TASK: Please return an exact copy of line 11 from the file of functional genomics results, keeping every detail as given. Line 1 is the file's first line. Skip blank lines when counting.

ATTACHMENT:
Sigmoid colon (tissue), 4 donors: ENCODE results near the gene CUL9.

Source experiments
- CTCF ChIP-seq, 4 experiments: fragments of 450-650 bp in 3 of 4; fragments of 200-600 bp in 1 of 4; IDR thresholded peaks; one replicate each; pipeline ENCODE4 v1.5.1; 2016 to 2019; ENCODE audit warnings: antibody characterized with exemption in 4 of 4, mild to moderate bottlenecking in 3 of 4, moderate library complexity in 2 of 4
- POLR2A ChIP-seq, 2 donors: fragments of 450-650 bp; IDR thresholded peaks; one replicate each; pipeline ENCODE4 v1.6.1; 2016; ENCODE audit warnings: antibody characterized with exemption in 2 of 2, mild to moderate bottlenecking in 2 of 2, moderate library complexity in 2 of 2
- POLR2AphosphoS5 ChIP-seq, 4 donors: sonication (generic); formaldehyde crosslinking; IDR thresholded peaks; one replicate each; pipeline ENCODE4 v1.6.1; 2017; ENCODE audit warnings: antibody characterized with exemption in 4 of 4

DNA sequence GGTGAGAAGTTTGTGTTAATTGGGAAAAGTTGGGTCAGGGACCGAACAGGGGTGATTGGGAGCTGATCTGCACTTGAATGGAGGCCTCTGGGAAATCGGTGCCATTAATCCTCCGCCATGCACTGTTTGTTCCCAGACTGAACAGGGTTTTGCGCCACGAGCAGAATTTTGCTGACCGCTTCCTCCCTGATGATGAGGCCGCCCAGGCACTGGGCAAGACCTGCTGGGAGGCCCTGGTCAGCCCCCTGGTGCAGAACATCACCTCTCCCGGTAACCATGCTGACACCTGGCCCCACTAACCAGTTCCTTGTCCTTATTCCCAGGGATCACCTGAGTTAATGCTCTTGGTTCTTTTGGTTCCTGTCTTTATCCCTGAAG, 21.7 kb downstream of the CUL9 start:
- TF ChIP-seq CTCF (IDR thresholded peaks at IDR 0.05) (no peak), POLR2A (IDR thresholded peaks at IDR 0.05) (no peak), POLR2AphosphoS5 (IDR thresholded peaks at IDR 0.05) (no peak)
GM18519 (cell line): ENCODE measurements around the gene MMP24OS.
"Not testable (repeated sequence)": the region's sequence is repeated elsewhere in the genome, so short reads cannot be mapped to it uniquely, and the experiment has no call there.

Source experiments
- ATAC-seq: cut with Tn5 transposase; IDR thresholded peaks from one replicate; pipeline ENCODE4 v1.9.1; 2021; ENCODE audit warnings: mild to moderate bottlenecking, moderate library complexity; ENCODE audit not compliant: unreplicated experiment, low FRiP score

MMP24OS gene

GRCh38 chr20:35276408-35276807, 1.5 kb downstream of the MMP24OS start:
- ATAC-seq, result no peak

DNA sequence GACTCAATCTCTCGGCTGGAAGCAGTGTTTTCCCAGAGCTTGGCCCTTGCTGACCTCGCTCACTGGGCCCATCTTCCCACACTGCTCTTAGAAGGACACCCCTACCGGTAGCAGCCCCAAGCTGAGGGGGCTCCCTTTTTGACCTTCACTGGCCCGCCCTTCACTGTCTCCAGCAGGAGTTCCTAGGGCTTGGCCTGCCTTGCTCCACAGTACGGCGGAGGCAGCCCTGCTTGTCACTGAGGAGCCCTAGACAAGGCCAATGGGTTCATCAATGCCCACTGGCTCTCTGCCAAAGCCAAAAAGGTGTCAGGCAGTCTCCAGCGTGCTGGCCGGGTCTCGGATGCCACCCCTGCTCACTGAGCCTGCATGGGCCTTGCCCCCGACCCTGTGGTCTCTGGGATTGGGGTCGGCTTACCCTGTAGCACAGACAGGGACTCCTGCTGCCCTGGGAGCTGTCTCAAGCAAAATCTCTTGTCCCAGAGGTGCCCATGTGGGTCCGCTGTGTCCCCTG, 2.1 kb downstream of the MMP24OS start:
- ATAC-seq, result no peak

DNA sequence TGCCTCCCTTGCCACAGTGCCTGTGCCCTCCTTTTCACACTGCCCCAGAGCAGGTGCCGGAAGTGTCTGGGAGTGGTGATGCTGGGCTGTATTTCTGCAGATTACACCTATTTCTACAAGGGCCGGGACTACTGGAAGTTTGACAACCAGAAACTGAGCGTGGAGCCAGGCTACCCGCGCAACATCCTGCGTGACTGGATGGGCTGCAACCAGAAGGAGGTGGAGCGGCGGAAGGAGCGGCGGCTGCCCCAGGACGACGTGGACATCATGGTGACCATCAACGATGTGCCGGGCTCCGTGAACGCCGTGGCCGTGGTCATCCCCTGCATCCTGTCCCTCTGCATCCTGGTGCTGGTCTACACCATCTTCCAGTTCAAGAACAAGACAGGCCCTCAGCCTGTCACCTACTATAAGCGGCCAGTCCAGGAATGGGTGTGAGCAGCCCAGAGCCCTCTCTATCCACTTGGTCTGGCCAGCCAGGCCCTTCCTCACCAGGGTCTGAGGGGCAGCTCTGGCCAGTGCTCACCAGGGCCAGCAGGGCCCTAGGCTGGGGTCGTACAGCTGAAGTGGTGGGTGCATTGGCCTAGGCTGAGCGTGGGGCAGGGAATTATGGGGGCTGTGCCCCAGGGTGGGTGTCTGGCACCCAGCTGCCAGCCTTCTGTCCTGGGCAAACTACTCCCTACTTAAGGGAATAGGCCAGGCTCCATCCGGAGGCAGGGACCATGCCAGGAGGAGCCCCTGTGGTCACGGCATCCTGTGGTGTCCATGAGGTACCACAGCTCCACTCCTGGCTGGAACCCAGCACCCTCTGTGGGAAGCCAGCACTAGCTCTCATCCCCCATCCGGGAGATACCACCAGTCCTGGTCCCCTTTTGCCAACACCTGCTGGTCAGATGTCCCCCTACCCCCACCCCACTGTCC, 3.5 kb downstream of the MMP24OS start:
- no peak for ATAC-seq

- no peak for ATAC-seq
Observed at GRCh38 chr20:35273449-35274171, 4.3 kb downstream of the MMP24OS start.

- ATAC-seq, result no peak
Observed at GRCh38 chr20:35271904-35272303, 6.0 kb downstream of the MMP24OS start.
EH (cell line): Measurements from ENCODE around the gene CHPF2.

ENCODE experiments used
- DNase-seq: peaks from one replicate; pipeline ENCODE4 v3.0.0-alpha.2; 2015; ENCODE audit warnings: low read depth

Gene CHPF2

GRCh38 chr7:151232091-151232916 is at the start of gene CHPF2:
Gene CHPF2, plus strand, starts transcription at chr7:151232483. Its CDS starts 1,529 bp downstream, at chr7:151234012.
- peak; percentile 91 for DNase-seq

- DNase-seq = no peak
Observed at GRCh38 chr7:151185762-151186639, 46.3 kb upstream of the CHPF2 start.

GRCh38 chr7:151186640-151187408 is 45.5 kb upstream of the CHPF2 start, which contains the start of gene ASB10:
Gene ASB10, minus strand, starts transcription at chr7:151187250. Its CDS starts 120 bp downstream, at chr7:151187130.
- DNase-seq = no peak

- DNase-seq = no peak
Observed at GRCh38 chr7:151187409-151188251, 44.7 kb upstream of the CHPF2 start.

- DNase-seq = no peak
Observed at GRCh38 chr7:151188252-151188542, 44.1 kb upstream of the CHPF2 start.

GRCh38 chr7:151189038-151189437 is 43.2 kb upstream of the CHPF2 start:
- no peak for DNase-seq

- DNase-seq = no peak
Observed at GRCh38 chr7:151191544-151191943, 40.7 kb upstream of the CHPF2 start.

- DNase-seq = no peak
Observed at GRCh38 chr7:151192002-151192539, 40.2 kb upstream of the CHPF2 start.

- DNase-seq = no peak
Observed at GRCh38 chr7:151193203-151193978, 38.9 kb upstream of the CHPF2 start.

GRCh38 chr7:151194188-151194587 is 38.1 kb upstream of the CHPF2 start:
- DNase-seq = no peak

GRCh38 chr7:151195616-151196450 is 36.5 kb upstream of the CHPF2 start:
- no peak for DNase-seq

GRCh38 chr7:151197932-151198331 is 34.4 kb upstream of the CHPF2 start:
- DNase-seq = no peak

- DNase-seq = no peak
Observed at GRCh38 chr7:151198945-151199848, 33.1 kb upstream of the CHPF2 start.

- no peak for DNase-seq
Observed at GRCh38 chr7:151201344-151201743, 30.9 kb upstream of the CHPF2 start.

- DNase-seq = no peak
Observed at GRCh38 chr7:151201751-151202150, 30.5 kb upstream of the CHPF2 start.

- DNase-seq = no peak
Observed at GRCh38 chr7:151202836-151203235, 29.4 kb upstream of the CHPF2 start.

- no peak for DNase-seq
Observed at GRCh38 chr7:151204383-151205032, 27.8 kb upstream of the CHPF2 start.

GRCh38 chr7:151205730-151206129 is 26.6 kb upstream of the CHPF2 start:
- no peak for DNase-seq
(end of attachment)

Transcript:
- ATAC-seq: cut with Tn5 transposase; IDR thresholded peaks from one replicate; pipeline ENCODE4 v1.9.1; 2021; ENCODE audit warnings: mild to moderate bottlenecking, moderate library complexity; ENCODE audit not compliant: unreplicated experiment, low FRiP score